Reno's gambit in Florida: Unconventional can win
Ex-attorney general lays the groundwork for a 2002 clash with Gov. Jeb Bush.
Janet Reno's entry into the Florida governor's race ensures one thing: Next election, the Sunshine State may receive almost as much national attention as it did last time around.
Bill Clinton's former attorney general brings a high profile - and a trailer truck of negative baggage - to a grudge match against incumbent Republican Jeb Bush. Conventional wisdom holds that the president's brother remains the favorite.
Then again, many pundits thought Hillary Rodham Clinton was a sure loser when she first declared her candidacy for the US Senate from New York.
"What she's counting on is that ... her unconventional style, and her streak of independence, will be very appealing to people," says Susan MacManus, a political scientist at the University of South Florida in Tampa.
Ms. Reno has been working the Florida picnic-and-parade circuit for months, making dozens of low-key appearances and putting hundreds of miles on her red pickup truck. On Tuesday, she made her interest in a bid for the statehouse official, when she filed papers to formally establish a fundraising account.
Floridians want a governor "who's not afraid to make the hard decision, to stand up for those decisions," said Reno after opening her campaign fund.
Elected to serve as Dade County state attorney five times, Reno has never run a statewide race. Nor has Florida ever elected a woman as governor.
In eight years in Washington, Reno was at the center of many controversies. Shortly after taking office, she ordered an assault on the Branch Davidian complex near Waco, Texas, that led to numerous fatalities - including children - among people who were engaged in an armed standoff with federal authorities.
Last year, she ordered federal agents to seize young Cuban refugee Elian Gonzalez from the home of his Miami relatives and return him to his father - a move that has earned her the enmity of much of south Florida's Cuban-American population.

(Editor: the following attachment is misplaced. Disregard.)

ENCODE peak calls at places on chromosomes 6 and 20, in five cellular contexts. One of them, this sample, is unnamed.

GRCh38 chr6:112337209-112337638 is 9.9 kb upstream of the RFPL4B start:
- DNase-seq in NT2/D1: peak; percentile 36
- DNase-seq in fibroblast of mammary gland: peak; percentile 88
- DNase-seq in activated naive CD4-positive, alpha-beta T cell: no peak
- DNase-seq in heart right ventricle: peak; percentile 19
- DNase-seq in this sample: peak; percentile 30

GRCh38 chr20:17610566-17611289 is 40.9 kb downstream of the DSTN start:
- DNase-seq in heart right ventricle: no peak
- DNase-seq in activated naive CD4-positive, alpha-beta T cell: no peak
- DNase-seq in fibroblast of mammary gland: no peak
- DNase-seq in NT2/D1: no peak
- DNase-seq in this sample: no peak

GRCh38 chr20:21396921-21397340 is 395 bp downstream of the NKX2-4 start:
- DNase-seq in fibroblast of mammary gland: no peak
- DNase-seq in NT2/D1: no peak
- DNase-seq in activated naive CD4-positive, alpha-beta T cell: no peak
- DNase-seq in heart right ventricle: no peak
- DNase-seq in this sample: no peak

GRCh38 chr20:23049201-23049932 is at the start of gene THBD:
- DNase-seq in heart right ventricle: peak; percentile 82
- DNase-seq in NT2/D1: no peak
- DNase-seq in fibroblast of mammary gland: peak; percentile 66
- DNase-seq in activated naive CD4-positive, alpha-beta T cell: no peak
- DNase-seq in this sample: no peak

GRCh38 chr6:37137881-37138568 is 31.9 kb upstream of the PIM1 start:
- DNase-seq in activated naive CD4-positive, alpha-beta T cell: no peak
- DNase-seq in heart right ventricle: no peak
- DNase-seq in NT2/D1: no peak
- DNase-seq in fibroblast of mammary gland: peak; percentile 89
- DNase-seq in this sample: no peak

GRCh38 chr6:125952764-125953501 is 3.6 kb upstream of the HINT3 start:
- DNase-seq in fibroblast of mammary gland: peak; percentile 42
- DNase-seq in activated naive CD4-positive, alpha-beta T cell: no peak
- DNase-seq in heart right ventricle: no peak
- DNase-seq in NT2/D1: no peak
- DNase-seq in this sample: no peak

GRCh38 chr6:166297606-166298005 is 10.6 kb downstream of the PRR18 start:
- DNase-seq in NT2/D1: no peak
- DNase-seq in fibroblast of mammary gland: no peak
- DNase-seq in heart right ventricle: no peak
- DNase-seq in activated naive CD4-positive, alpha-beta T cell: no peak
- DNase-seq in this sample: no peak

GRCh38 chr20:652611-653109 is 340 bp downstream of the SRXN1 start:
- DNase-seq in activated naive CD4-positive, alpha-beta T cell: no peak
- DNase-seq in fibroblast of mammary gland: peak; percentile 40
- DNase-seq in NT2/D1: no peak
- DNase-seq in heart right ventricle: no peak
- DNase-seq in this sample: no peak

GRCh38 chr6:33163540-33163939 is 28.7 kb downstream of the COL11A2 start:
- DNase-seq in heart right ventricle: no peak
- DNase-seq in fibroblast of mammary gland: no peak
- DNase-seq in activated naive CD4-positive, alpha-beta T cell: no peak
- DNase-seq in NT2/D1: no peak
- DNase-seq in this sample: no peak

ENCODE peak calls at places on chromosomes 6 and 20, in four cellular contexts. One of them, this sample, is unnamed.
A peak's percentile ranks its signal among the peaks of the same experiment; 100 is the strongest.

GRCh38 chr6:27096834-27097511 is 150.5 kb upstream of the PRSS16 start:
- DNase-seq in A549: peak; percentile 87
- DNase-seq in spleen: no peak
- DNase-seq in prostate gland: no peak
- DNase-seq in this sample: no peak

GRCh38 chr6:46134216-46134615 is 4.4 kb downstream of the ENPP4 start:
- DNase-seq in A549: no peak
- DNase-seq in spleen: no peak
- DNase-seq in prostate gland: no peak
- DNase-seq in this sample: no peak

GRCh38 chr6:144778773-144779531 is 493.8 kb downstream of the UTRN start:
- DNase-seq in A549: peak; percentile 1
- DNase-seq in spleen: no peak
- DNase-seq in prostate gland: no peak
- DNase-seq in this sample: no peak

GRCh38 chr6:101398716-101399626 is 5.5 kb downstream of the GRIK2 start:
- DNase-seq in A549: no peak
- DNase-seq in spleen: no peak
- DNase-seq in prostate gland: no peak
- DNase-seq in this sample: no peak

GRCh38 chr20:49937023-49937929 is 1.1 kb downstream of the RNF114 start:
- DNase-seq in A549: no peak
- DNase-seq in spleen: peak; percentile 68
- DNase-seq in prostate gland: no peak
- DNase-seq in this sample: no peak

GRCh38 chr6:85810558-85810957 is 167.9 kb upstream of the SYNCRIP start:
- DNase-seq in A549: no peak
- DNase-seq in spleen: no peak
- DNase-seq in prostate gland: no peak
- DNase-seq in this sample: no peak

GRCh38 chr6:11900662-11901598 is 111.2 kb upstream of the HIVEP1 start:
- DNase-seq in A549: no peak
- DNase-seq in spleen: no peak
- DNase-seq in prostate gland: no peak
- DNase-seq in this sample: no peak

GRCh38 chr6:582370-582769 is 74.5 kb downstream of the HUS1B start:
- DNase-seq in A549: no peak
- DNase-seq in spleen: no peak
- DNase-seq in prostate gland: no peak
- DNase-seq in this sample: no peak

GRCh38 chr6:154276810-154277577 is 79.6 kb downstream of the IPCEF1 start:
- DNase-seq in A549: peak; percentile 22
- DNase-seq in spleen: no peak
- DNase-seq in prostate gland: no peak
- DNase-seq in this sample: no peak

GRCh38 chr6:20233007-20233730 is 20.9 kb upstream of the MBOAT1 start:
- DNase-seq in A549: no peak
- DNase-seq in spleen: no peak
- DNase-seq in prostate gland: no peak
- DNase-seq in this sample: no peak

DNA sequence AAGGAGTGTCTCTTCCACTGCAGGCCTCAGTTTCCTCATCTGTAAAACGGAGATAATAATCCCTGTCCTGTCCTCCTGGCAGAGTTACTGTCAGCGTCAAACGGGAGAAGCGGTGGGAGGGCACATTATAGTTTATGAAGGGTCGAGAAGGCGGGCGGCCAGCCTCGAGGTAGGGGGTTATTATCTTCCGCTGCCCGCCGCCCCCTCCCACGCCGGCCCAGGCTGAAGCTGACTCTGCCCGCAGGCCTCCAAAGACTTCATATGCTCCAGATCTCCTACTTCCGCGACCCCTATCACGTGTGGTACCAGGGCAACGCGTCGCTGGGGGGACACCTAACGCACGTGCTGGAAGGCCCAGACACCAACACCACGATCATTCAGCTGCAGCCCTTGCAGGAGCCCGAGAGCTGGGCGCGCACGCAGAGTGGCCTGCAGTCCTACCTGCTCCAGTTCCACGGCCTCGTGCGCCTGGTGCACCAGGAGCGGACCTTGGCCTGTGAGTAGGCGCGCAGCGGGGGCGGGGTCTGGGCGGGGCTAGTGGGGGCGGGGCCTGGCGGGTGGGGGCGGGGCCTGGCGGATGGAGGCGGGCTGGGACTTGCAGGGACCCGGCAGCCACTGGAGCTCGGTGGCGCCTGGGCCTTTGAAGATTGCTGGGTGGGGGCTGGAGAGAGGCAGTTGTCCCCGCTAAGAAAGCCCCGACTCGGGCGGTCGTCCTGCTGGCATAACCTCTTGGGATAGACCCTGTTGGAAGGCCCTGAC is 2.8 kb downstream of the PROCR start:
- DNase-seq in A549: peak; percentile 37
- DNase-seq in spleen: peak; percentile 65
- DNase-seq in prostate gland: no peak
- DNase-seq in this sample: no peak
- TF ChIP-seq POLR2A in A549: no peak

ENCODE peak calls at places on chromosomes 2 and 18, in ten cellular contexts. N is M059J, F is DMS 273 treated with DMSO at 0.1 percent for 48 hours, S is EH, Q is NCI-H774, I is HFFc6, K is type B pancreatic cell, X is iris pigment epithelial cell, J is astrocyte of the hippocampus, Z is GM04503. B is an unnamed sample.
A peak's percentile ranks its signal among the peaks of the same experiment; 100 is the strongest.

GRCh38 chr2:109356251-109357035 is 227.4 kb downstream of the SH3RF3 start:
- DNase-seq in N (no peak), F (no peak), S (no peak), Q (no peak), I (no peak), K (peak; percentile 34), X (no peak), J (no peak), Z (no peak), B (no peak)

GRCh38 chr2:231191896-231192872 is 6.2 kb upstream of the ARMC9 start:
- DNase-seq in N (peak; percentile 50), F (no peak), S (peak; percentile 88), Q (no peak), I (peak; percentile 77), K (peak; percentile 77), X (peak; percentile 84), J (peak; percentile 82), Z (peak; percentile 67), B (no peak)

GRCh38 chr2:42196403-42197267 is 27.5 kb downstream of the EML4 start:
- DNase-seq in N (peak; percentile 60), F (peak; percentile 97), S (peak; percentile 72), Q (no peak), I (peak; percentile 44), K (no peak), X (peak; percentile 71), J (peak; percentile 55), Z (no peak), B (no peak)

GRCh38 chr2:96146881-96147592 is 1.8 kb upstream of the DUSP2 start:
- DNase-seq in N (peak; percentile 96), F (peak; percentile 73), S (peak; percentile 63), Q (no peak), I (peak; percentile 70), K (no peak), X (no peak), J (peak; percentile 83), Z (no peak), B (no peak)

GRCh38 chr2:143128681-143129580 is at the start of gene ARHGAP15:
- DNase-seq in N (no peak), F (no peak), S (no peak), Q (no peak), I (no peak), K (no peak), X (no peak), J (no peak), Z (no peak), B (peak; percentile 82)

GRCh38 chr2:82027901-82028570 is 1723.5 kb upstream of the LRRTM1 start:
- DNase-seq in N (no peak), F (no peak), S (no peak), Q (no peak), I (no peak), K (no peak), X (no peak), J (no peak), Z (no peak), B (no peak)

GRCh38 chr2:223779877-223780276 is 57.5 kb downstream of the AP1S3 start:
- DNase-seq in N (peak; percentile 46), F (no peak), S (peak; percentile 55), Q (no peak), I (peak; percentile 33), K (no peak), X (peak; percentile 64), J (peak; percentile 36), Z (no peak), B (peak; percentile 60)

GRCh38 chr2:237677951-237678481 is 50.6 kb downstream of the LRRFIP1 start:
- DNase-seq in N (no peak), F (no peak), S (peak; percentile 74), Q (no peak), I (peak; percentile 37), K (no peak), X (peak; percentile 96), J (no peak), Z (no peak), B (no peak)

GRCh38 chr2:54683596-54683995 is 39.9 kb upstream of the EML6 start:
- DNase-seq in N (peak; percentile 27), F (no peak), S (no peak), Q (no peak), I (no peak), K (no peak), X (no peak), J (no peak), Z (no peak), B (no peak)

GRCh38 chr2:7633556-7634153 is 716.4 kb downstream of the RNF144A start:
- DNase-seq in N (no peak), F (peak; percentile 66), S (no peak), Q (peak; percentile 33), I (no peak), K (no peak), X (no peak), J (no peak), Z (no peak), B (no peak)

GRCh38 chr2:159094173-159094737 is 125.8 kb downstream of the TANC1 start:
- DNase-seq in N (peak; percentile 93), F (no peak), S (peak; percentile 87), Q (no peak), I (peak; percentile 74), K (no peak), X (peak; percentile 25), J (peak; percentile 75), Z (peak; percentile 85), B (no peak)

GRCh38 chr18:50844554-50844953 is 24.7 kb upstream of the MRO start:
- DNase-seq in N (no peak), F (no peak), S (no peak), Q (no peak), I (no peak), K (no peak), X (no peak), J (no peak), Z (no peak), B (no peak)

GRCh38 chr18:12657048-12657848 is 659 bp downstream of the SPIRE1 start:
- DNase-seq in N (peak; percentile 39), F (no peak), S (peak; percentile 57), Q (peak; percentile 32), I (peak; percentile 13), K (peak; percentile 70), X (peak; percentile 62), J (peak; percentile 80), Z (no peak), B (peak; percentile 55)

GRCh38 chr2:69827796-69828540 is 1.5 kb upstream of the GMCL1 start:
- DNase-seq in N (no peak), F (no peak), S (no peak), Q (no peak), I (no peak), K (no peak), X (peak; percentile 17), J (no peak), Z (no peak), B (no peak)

Her health is an issue, as well. Reno was diagnosed with Parkinson's disease while US attorney general. She has said that doctors have told her it should be no bar to service as governor.
"She's got a tremendous amount of baggage ... I think her base in south Florida seriously atrophied over the Elian Gonzalez affair," says Richard Scher, professor of politics at the University of Florida in Gainesville.
Nor would Reno be the only Democrat in the race. She's not even the only Clinton-appointed official likely to run, as former ambassador to Vietnam Pete Peterson has shown interest. Others who have talked of a candidacy include US Rep. Jim Davis and state Rep. Lois Frankel.
Recent rule changes banned runoffs in Florida primaries, however. That means Reno only has to win a plurality of Democrats to become the candidate.
That's what some state Democrats are worried about. Quietly, a number are whispering that Mr. Peterson might be a better candidate against the telegenic - and male - Mr. Bush.
A recent Mason-Dixon poll found Reno an easy primary winner, but a loser in the general election - 54 to 39 percent. Only 7 percent of respondents were undecided. Some Democrats fret "that she'll win the nomination easily and then lose to Jeb Bush, because the polls show that so many Floridians have made their minds up," says Ms. MacManus.
But celebrity is the handmaiden of controversy, and Reno is a celebrity in politics. For many Democrats around the US, she is a hero of an exiled regime.
Democrats would dearly love to make Bush pay for what they see as the unfair results of last November, when the struggle over chads, absentee ballots, and recounts in Florida cost Al Gore the presidency. Thus money, advice, and consultants are likely to pour into the Reno campaign headquarters.
Party spokesmen note that poll numbers this far out aren't of much use. The state is becoming more Democratic as its non-Cuban Latino population grows. The senior vote remains unpredictable.
Florida loves populist candidates, and Reno comes across as just such an outside-the-mainstream sort of politican, insists state Democratic Party chairman Bob Poe. "If Janet wins the nomination, Janet can beat Jeb Bush," he says.
But if that is to happen, Reno is likely to have to quickly generate excitement and better poll numbers. As Mrs. Clinton's opponent in the New York Senate race, Rick Lazio, found, money and interest dries up quickly if you remain too far behind.
Jennifer LeClaire contributed to this report from Miami.